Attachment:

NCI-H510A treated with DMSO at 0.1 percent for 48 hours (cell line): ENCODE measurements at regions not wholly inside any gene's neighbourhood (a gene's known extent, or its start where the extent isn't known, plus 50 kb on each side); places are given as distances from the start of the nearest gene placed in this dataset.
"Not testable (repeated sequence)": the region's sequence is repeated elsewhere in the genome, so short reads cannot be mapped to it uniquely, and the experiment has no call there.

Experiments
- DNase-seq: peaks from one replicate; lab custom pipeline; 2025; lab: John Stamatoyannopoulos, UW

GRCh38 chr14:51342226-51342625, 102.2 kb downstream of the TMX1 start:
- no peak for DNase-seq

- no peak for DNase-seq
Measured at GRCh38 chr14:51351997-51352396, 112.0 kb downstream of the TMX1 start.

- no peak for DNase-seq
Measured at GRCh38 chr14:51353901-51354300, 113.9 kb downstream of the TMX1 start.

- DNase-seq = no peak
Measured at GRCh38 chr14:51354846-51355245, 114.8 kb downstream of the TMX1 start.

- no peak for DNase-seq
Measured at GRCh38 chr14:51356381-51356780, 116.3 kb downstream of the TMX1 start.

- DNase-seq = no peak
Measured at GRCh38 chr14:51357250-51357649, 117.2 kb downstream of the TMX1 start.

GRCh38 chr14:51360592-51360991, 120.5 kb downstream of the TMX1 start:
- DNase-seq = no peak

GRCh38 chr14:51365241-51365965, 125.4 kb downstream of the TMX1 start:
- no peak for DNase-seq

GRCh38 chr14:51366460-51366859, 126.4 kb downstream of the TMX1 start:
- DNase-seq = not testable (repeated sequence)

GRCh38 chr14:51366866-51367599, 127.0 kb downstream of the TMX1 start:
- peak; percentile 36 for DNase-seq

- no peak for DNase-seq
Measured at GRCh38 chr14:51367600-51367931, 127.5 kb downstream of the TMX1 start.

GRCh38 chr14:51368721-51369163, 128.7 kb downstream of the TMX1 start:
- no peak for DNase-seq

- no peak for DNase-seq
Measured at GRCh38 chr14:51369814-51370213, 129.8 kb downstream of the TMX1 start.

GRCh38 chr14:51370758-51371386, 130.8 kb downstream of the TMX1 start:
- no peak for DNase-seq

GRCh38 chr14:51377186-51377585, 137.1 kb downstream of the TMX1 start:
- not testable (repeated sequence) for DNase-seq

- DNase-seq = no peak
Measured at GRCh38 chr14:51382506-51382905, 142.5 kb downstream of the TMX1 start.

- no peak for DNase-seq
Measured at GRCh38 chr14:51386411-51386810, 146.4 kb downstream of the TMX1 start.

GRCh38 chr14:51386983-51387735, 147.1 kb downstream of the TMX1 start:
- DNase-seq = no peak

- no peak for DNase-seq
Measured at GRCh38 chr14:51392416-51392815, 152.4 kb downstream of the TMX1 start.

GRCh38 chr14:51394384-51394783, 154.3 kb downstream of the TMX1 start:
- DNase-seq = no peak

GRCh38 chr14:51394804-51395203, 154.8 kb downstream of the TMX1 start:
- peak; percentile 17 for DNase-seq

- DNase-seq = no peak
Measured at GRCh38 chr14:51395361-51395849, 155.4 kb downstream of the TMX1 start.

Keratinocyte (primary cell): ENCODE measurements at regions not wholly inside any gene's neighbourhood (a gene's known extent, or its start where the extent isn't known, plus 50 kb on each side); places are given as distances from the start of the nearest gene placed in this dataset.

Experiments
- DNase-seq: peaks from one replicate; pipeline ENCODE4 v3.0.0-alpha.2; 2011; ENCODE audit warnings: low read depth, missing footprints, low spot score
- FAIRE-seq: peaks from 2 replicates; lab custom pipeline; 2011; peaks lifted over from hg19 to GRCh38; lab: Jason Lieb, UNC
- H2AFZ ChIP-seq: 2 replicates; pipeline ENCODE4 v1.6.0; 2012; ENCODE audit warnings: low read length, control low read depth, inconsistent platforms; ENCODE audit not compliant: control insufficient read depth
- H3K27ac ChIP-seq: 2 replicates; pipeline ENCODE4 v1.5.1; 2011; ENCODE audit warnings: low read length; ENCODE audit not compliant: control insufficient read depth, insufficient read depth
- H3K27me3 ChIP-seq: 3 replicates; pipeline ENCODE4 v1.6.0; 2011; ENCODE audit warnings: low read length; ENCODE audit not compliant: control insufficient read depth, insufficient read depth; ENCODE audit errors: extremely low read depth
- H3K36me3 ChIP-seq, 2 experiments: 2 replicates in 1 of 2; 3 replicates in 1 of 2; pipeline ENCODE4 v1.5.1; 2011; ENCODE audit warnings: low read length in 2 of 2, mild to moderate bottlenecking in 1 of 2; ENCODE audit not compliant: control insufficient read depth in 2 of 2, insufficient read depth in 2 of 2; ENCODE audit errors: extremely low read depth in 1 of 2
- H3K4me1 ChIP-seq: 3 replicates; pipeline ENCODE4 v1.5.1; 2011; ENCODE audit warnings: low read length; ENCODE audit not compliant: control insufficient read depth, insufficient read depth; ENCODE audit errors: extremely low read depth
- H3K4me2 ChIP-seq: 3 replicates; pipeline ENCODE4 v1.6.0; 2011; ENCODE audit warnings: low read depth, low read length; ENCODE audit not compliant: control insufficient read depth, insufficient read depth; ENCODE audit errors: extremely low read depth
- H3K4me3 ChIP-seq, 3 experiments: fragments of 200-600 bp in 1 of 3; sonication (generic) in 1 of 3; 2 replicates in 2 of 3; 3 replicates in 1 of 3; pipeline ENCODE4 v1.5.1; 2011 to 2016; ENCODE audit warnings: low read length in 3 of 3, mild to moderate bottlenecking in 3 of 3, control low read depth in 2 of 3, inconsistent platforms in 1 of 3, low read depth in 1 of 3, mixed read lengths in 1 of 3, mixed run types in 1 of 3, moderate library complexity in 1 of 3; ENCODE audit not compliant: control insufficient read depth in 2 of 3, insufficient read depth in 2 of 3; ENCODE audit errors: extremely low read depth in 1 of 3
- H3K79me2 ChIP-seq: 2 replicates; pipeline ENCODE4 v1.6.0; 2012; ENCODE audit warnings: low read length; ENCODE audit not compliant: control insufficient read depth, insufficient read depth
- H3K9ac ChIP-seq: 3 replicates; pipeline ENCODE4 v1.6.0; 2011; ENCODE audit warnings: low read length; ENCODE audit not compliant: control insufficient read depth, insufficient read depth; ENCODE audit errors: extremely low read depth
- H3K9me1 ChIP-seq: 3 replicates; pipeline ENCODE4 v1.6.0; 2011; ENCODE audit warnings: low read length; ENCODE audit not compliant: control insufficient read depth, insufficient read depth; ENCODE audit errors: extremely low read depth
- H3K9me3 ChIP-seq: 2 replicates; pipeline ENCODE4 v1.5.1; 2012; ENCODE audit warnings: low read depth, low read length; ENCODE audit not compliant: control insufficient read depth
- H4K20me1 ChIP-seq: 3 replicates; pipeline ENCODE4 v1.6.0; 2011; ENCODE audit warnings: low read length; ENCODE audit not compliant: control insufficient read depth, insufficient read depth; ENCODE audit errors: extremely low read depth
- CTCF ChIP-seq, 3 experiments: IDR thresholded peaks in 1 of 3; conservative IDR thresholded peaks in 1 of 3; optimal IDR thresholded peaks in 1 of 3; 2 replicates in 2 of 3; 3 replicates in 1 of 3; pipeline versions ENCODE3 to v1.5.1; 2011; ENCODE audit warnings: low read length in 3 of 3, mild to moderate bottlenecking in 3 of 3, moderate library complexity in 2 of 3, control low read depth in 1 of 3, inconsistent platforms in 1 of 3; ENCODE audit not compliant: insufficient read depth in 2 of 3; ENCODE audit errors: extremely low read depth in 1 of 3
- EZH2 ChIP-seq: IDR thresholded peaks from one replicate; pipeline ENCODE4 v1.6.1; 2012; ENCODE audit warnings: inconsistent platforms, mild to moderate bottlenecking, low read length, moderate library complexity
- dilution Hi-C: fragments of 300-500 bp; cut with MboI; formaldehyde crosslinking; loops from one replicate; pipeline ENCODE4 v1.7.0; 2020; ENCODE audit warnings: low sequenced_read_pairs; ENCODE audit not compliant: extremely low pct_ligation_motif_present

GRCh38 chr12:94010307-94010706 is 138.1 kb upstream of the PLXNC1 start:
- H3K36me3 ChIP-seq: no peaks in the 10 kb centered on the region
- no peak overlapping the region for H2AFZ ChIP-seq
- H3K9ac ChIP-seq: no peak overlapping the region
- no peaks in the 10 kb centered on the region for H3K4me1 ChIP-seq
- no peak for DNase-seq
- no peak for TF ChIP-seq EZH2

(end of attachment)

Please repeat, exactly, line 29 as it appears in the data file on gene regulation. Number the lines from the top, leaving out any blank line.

- no peak for DNase-seq